Jack Bush represented Canada at the 1967 São Paulo Art Biennial. The success and recognition he received there and from being a part of Painter Eleven allowed him to pursue painting full time in 1968.
The Art Gallery of Algoma permanent collection features a variety of works by Jack Bush in various stages of his careers. Including realistic oil portraits, flattened landscapes and more recent ‘automatic’ and colourfeild works!
Bush first studied at the Royal Canadian Academy in the years 1926-1928 and continued his studies with evening classes instructed by Charles Comfort, J.E.H. MacDonald, John Alfsen, George Pepper, Frederick Challener. Bush was at first inspired by the Group of Seven, on occasion sketching by their sides.
As a young artist Bush realized that a technical ability is not enough for a prominent place in the artworld nor in the art history. He kept two parallel careers at that time – commercial artist/illustrator and in his free time an independent fine art practice that eventually became his sole focus.
However, it was not an easy process; around 1945 Bush started experiencing anxiety issues and started a life-long relationship with Dr. J. Allan Walters, a progressive psychiatrist who helped him by guiding him to start painting more freely and keeping a daily dairy of his emotions and reactions.
This practice commenced in September 1947 and resulted in Bush becoming a painter that we know and celebrate, around 1955, when abstract art became his only focus.
In 1953 artist William Ronald invited Bush to participate in an exhibition Abstracts at Home at Simpson’s department store in Toronto which led to a formation of a new group – Painters Eleven - whose mission was to promote abstract art in Canada. Influential New York City art critic Clement Greenberg praised the group. Bush and Greenberg met in Toronto in 1957 and stayed in touch. Greenberg encouraged Bush to refine his palette and technique and develop his own style. Bush’s style started shifting towards automatic painting, lyrical and colour fieldwork. Following that his art found great commercial success in New York City. He became friends with other artists associated with Color Field such as Jules Olitski, Kenneth Noland, and Anthony Caro.
Bush represented Canada at the 1967 São Paulo Art Biennial. By 1968 Bush was able to work as an artist only. He was honoured as an Officer of the Order of Canada in 1976, and the Art Gallery of Ontario toured a large retrospective of his work that summer. In 2014 the National Gallery of Canada presented a large retrospective of Jack Bush which included over 100 paintings from Canada and the USA and was accompanied by a major publication.
Bush had also been a member of the Ontario Society of Artists, the Canadian Group of Painters, as well as President of the Canadian Group of Painters in Water Colour, to mention some.
The Art Gallery of Algoma is fortunate to have works from different stages in the artist's career. Included in the collection are realistic oil portraits, flattened landscapes reminiscent of Spanish paintings, as well as more recent ‘automatic’ and colour field works.
Jack Bush was born John Hamilton Bush in Toronto in 1909.
In 1934 Bush married his childhood friend Mabel Teakle and they had three sons: Jack Jr., Robert and Terry. Bush was working and supporting his young family as well as trying very hard to keep his art practice separate from his daily duties.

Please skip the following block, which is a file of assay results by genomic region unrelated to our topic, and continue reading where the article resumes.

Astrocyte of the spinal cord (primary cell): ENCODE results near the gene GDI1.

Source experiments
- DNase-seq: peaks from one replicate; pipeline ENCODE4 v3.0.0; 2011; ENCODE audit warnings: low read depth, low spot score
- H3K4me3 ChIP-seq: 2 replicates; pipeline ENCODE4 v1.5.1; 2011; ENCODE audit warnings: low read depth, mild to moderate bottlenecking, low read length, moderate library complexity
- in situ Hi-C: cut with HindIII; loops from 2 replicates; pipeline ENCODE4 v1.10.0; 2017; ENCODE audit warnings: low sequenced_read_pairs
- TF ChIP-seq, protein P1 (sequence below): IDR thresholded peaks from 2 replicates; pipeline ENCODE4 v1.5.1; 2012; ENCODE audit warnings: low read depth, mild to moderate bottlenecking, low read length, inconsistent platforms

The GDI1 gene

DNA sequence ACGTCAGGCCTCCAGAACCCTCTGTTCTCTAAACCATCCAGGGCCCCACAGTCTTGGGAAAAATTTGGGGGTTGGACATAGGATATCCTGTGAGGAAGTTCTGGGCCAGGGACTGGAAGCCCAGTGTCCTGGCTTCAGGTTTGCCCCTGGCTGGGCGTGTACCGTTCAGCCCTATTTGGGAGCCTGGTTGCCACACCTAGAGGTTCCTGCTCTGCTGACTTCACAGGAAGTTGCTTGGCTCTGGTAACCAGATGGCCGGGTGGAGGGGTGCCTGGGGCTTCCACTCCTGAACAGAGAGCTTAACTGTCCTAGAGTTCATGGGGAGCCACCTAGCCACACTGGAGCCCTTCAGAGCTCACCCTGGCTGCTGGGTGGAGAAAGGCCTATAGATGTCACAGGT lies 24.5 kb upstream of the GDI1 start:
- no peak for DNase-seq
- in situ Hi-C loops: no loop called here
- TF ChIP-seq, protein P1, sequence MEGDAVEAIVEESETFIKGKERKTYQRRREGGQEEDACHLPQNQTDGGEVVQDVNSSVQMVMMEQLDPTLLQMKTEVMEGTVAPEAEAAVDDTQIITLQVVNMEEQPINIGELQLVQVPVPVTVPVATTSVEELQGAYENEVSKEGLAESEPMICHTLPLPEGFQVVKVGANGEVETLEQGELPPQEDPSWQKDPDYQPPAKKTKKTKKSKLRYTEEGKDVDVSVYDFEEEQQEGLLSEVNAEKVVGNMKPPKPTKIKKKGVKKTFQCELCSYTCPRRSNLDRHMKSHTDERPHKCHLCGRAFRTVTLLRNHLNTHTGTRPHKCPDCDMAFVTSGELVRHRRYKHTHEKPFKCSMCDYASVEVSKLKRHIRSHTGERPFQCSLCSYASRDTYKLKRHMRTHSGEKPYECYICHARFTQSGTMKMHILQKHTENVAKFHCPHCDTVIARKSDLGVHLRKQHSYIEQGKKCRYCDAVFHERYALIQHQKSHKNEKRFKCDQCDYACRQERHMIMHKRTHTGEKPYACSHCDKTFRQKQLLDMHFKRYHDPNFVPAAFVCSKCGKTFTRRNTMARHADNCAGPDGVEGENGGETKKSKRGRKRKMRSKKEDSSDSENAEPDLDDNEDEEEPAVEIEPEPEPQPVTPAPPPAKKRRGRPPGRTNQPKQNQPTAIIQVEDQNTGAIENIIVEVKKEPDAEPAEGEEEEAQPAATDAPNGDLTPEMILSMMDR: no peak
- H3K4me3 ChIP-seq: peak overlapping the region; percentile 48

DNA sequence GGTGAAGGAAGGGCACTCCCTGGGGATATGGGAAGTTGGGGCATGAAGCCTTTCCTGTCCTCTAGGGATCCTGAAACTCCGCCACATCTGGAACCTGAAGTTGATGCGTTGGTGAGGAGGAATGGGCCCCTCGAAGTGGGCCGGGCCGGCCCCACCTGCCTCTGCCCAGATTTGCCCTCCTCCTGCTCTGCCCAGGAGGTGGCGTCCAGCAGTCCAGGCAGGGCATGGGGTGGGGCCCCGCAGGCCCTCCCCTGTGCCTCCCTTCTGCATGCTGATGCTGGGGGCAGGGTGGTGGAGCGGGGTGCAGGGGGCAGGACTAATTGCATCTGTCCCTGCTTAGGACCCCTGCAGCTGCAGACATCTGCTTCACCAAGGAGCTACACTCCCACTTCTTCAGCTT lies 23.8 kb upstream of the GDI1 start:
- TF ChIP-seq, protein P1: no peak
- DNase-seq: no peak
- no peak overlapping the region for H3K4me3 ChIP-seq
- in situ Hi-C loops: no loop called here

Around 1945 Bush started experiencing anxiety issues and started a life-long relationship with Dr. J. Allan Walters, a progressive psychiatrist. Dr. Walters helped him by guiding him to start painting more freely and keeping a daily dairy of his emotions and reactions.
Get Inspired by Marks
Try this creative activity based on the artwork! Share your creations on our Art and Discovery Facebook page.
Jack Bushes Royal Family and Summer #2, are examples of Jacks colourful and expressive works. Try your hand at expressive and colourful mark making to create stunning abstract works yourself!
- Thick paper (to paint on)
- Paint Brushes
- Gather your paper, you will want a couple of sheets to experiment on and another one for your final work.
- Find a variety of paint brushes you want to have a variety of sizes and types if you can!
- Get out you paint and choose 3-4 different colours, the brighter the better!
- Start making quick brushstrokes over your pages, washing your brush to switch colours occasionally. Try your best not to overlap the different marks too often.
- Keep doing this until you have a variety of different brushstroke and marks that you like. Let your paint dry fully.
- When your paint is dry cut out the brush strokes that you like the most, try to make sure you have a variety of colour.
- Start to arrange your brushstroke on a separate piece of paper, trying different directions and layers, and adding and removing shapes, until you find a design that you like!
- Glue down your pieces, you may want to use something flat and heavy to make sure the pieces dry flat on your paper.
- After the work has fully dried and is sturdy you can finish it off by adding some final brushstrokes, you can try using black or white paint to make your painting pop out. Just make sure not to overdo it (you do not want to cover to much of your other marks!).
- If you have extra pieces and more paper, you can make your very own abstract collection!
Now you’re done! Admire you work and don’t forget to share your creations on our Facebook page so others can admire them too!